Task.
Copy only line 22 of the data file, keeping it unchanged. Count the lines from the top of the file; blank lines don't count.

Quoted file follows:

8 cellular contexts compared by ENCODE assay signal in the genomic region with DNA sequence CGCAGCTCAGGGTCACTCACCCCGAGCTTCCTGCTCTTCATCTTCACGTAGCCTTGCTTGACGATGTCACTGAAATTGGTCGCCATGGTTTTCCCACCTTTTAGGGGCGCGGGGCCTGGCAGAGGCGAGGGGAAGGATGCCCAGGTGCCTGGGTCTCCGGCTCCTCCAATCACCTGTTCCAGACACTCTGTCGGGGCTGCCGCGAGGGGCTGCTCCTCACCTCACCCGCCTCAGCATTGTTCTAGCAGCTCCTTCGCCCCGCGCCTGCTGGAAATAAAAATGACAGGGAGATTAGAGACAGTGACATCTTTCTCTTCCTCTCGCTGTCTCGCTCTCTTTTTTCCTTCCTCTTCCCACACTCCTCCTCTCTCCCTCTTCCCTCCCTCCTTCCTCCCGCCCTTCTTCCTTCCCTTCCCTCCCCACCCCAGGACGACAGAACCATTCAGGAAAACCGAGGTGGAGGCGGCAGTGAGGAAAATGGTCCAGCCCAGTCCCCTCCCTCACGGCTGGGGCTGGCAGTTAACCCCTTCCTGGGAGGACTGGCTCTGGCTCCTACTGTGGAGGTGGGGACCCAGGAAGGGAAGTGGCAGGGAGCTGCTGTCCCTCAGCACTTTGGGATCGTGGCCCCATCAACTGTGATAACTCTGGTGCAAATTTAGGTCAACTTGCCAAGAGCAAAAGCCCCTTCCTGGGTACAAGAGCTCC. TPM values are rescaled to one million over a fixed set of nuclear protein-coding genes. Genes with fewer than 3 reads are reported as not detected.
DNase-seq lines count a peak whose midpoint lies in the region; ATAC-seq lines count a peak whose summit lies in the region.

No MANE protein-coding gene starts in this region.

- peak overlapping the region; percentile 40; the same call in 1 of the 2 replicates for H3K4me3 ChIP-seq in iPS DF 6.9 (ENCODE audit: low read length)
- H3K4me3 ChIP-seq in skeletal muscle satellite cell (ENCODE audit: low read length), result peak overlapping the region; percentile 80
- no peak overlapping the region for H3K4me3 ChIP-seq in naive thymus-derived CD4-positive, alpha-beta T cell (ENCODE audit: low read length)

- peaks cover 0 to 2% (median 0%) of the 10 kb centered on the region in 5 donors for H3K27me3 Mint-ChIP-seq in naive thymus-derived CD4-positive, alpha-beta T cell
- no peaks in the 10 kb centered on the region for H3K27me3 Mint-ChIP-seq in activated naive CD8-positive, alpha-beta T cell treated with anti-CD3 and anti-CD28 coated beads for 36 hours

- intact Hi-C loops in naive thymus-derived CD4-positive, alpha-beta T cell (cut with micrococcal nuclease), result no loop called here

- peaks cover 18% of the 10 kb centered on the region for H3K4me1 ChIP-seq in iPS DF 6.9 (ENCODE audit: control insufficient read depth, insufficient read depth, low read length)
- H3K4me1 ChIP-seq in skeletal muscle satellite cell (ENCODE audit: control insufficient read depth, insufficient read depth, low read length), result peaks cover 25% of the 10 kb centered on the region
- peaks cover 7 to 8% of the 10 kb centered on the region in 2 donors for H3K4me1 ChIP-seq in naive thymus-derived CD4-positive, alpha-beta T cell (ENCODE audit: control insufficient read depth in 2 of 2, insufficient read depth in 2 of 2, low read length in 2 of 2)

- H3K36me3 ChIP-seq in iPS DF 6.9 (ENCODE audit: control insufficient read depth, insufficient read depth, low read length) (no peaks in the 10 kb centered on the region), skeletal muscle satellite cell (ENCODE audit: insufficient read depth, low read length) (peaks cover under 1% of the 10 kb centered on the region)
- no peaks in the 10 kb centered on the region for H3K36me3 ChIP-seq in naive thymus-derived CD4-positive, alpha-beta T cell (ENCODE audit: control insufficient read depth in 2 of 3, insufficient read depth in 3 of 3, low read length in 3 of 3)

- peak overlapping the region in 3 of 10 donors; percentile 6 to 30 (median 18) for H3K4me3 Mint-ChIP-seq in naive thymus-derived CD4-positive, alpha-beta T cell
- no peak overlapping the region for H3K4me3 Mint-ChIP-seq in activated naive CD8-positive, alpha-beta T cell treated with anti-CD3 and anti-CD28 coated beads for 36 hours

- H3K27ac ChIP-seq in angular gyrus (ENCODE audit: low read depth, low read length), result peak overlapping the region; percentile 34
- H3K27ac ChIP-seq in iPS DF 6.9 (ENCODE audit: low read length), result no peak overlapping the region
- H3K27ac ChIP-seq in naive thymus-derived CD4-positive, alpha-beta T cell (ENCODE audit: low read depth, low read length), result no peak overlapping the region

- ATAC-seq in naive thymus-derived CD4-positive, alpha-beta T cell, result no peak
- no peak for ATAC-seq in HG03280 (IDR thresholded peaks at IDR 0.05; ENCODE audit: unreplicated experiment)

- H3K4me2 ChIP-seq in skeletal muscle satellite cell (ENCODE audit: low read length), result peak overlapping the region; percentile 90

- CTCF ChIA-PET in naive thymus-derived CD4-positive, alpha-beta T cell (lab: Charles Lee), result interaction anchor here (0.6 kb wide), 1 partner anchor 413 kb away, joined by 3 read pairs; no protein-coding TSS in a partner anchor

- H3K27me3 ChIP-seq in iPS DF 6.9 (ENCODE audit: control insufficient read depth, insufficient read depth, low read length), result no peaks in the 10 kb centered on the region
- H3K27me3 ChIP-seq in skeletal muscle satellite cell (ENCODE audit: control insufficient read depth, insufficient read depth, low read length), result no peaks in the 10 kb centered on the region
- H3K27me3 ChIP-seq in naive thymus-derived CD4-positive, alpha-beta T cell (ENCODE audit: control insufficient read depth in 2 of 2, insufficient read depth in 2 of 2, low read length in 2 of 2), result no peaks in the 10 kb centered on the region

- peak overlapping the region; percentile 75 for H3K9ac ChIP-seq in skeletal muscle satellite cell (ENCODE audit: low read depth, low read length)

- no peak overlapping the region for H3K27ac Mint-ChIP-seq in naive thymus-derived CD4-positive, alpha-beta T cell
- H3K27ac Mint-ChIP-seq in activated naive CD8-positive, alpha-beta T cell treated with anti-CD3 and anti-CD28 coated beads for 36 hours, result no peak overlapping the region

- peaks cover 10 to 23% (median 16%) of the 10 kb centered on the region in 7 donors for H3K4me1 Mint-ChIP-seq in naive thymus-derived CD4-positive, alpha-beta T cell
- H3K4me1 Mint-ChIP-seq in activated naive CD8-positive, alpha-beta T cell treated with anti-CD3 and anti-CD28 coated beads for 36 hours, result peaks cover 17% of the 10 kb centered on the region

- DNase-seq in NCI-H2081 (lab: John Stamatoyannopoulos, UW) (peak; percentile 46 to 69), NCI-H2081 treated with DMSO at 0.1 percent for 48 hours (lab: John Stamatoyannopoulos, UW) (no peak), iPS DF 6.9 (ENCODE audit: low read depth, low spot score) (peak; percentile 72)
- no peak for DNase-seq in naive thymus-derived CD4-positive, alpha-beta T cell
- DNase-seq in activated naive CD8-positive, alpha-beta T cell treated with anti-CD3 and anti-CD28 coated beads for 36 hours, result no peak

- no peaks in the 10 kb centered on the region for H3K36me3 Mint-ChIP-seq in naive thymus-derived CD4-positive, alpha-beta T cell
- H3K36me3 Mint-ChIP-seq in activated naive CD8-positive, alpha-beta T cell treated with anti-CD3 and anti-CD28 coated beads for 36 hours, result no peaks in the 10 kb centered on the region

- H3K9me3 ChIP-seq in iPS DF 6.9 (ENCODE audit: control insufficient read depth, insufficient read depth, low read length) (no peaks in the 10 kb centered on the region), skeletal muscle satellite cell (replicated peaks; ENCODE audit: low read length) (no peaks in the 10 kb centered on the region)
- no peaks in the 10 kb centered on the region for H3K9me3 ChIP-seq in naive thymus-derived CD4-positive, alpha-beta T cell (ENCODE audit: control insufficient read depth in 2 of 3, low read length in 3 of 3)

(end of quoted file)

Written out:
- H3K4me2 ChIP-seq in skeletal muscle satellite cell (ENCODE audit: low read length), result peak overlapping the region; percentile 90